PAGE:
Last Friday, I got off the subway and felt the crisp, eight o’clock Chicago evening air and saw something I was not expecting: a line around The School of the Art Institute’s (SAIC) gallery building. The lines snaked along busy State Street, winding down and around the side street. Puffs of cigarette smoke and ringing cellphones surrounded everyone waiting to get into the building to see the 2011 SAIC BFA show.
The cigarette smoke and cell phone jingles were primarily coming from art students, but this year, I saw more people off the street than I would usually see at BFA shows. I asked those around me what brought them there, and what compelled them to stand in a cold Chicago night to get into a show of undergraduate artwork.
A couple who appeared to be in their late fifties to early sixties stood behind me with another couple who also appeared to be about their age. I asked them if they knew an artist in the show, and they replied simply, “No. We come here every year to buy art.” They went on to tell me they desired this venue for collecting because it was affordable, but even more importantly, it was completely refreshing and undigested.
They all explained, shaking their heads in agreement to one another that this was where the pulse of art really was and this was the place to meet with young artists and acquire work. They went on to say they would also be attending the MFA show telling me, “And we’ll wait in line for that, too!”
They were right, too. Most of the art we waited in line to see was totally pure, untainted by art critics’ analysis and generally unbeknownst to the market stratagems of collectors and dealers.
After gaining admittance into the building and then into the gallery, I saw what these people were saying to me within the first ten minutes I wandered around. Elderly people, middle-aged people, and hip thirty- and forty-something couples walked around taking cards, negotiating with the artists out of their desire to purchase work, and taking photographs of selected works that piqued their interest. From this, I imagined a dining room table somewhere with these photos splayed out, like a detective arranges crime scene photos, as a way to pick the ones they would decide upon buying.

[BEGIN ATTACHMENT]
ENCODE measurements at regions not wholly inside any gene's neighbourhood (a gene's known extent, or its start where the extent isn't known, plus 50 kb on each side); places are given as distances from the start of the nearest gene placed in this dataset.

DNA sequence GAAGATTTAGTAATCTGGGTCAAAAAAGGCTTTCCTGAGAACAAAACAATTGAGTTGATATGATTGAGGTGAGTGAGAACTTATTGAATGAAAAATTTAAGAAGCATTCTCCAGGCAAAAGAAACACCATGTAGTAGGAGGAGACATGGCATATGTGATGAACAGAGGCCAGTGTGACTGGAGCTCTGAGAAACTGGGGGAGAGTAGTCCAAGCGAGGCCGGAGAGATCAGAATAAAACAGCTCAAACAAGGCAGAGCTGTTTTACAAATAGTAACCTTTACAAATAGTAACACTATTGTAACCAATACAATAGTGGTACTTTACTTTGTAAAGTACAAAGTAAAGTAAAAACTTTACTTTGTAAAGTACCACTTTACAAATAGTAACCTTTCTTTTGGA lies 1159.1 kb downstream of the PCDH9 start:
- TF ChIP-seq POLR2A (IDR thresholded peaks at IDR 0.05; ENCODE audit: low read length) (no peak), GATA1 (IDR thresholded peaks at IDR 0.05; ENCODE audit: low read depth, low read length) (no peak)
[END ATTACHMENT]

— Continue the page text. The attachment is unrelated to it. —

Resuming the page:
I had never attended the BFA or MFA show because of my unfortunate, claustrophobic issues with crowds, but this year I went to see a couple of friends who were in it. I asked people who had come to these shows in the past if they were always visited by such a diverse crowd of people, if there was always a line halfway around the block. I was told that it gets progressively busier and more diverse each year.
My thoughts, of course, went immediately to the economy. It occurred to me that maybe even blue-chip gallery and auction house collectors were also in attendance that night. The majority of the work was, in my opinion, very strong, very realized, and definitely seemed in possession of that pulse to which the people I spoke with in line had alluded.
There was an electricity in the crowded rooms of the gallery, the buzz of conversation in whispers that would be occasionally sliced with a large and excited laugh as we all darted our eyes excitedly, taking it all in.
Beyond the fact that these exhibitions for BFA and MFA students are truly significant moments in young artists’ careers, they are also rehearsals for the arena many of them will enter and be a part of for years to come. In the artists’ electrified eyes, I could see successful accomplishment, as well as the massive crowd that continually demonstrated the social prowess and magnitude of art.